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Book Review: "Take Control of Mac OS X Backups," "Take Control of Easy Backup in Leopard"

Volume Number: 24 (2008)
Issue Number: 08
Column Tag: Book Review

Book Review: "Take Control of Mac OS X Backups," "Take Control of Easy Backup in Leopard"

Two backup titles in the "Take Control of" series

by Edward Marczak

Introduction

The Take Control of series of electronic books has become a staple for many computer users-typically those just beginning a particular topic. Two titles from Joe Kissell, Take Control of Mac OS X Backups and Take Control of Easy Backups in Leopard also fall into the beginner to mid-level category. That's not a slight at the subject matter: Joe knows his audience and leads them through the topics at hand skillfully.

Take Control of Mac OS X Backups is the heftier, deeper work, suitable for single users with a fair amount of data to back up through people running a home or small-office LAN needing to backup multiple data sources. Take Control of Easy Backups in Leopard, as the title implies, is aimed more at the home user with one or two machines to independently back up and primarily focuses on deciding if Time Machine is the right tool for the job.

Both titles are released in print and as e-books, delivered as a PDF that you download. The e-books have the advantage of being Able to be updated as the author updates the material. It also makes it easy to search and carry with you.

Take Control of Mac OS X Backups

The first book in this review is the 178-page Take Control of Mac OS X Backups, version 2.1 (yes, as an e-book, it gets a version, and you're entitled to updates). It's the older and denser of the two titles, and consists of 7 core chapters with 5 appendices and a glossary. To quote the author in the early Readme chapter, "I've written this book primarily for people who need to back up either a single computer or a small network—not for system administrators who need to back up dozens or hundreds of machines." That said, the first core chapter, "Decide on a Basic Backup Strategy" gives excellent advice to anyone getting into the details of backup. This chapter immediately dispels the myth that there's any silver bullet for backup that takes planning and vigilance away from the administrator.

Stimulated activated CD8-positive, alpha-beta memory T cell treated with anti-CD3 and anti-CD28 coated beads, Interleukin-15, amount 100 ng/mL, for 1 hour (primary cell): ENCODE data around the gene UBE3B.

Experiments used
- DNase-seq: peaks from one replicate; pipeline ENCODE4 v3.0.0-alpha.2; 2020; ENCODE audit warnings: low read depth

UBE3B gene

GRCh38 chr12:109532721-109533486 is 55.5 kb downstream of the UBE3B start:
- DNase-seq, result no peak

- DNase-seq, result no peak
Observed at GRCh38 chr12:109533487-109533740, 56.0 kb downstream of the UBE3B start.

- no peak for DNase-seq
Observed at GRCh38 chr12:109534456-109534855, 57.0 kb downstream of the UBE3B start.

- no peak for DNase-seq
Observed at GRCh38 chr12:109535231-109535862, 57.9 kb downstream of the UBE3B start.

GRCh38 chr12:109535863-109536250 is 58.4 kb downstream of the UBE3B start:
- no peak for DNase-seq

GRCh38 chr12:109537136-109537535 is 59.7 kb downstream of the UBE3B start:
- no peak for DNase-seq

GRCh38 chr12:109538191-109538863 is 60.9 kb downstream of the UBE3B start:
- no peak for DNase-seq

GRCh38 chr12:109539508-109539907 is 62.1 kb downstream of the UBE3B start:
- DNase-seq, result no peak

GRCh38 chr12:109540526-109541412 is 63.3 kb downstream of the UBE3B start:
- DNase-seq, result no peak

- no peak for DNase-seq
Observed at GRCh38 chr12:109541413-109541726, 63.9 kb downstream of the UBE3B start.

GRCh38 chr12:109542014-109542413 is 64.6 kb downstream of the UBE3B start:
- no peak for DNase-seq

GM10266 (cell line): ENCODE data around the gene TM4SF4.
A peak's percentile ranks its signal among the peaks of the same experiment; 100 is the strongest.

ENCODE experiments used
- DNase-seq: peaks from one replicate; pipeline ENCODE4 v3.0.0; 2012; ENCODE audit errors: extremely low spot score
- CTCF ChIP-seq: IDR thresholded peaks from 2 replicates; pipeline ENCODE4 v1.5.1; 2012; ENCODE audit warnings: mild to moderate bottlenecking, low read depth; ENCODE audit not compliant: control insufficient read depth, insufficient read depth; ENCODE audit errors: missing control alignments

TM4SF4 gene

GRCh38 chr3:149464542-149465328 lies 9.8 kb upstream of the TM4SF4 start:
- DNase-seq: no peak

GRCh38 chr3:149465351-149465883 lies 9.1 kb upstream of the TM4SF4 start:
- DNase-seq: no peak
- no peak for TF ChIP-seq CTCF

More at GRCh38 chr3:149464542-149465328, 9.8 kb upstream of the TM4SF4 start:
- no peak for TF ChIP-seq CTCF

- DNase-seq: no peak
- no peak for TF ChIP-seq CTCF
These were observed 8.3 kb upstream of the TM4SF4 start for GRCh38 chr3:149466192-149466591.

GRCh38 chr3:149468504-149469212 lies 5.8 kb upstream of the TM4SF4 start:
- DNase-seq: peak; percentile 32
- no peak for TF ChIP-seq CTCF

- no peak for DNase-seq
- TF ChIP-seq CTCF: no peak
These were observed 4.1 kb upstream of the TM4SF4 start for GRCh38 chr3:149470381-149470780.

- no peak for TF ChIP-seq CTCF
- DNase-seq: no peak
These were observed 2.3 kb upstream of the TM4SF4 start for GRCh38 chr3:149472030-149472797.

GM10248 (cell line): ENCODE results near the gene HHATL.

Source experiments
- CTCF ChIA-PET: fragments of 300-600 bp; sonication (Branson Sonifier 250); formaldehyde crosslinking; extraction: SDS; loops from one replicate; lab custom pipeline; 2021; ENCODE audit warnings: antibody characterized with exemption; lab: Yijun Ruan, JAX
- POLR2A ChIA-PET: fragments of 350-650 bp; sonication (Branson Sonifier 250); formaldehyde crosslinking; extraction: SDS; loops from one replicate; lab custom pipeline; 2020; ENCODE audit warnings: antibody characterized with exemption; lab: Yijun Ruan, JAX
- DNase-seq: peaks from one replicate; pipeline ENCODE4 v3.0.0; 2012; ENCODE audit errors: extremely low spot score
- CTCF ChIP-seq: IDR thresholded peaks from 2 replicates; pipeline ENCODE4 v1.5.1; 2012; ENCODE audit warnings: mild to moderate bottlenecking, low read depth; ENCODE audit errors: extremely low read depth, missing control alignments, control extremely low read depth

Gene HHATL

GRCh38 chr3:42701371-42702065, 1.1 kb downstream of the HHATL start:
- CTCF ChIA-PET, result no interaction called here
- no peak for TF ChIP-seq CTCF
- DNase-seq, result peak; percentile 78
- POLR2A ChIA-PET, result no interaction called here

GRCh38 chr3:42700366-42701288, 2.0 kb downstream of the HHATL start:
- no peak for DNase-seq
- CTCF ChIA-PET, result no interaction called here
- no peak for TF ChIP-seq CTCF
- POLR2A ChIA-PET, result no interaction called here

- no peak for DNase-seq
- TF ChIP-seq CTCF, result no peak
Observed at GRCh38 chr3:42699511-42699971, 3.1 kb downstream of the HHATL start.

The first core chapter also quickly makes the reader aware of the various processes-and the differences between them-that are referred to as "back up:" duplicating, archiving and synchronizing. From there, readers are put through the paces of identifying special situations: the photographer, the video or audio artist, etc. Each has special and different backup needs compared to someone that performs research and creates documents using a Word processor. Overall, readers are asked to think about their backup scenario and understand that it is unique. This chapter also contains sections on backing up while traveling and handling Windows files and partitions (for those of you Boot Camp users).

The next chapter, "Choose Your Hardware," leads you through deciding on which medium-or mediums-you will use as your backup targets. As this version of the book was produced in mid-to-late 2007, I was surprised to see any mention of Iomega in the text at all (do our younger readers even know who Iomega is?). The remainder of the chapter is perfectly reasonable, helping users through the myriad of choices in this arena. These choices include flash drives, through hard drives up to remote storage options.

Hardware is useless without the software that will copy the data to those targets. The "Choose Your Software" chapter is another 'thinking' chapter in that it really makes you think about what's important in a backup application for your situation. There are specific programs mentioned, but the emphasis is really on features to look for in backup software. The options listed range from do-it-yourself UNIX command line options, to old-guard standards like Retrospect up to newcomers like Crashplan. Software choices are paired with specific hardware options as described.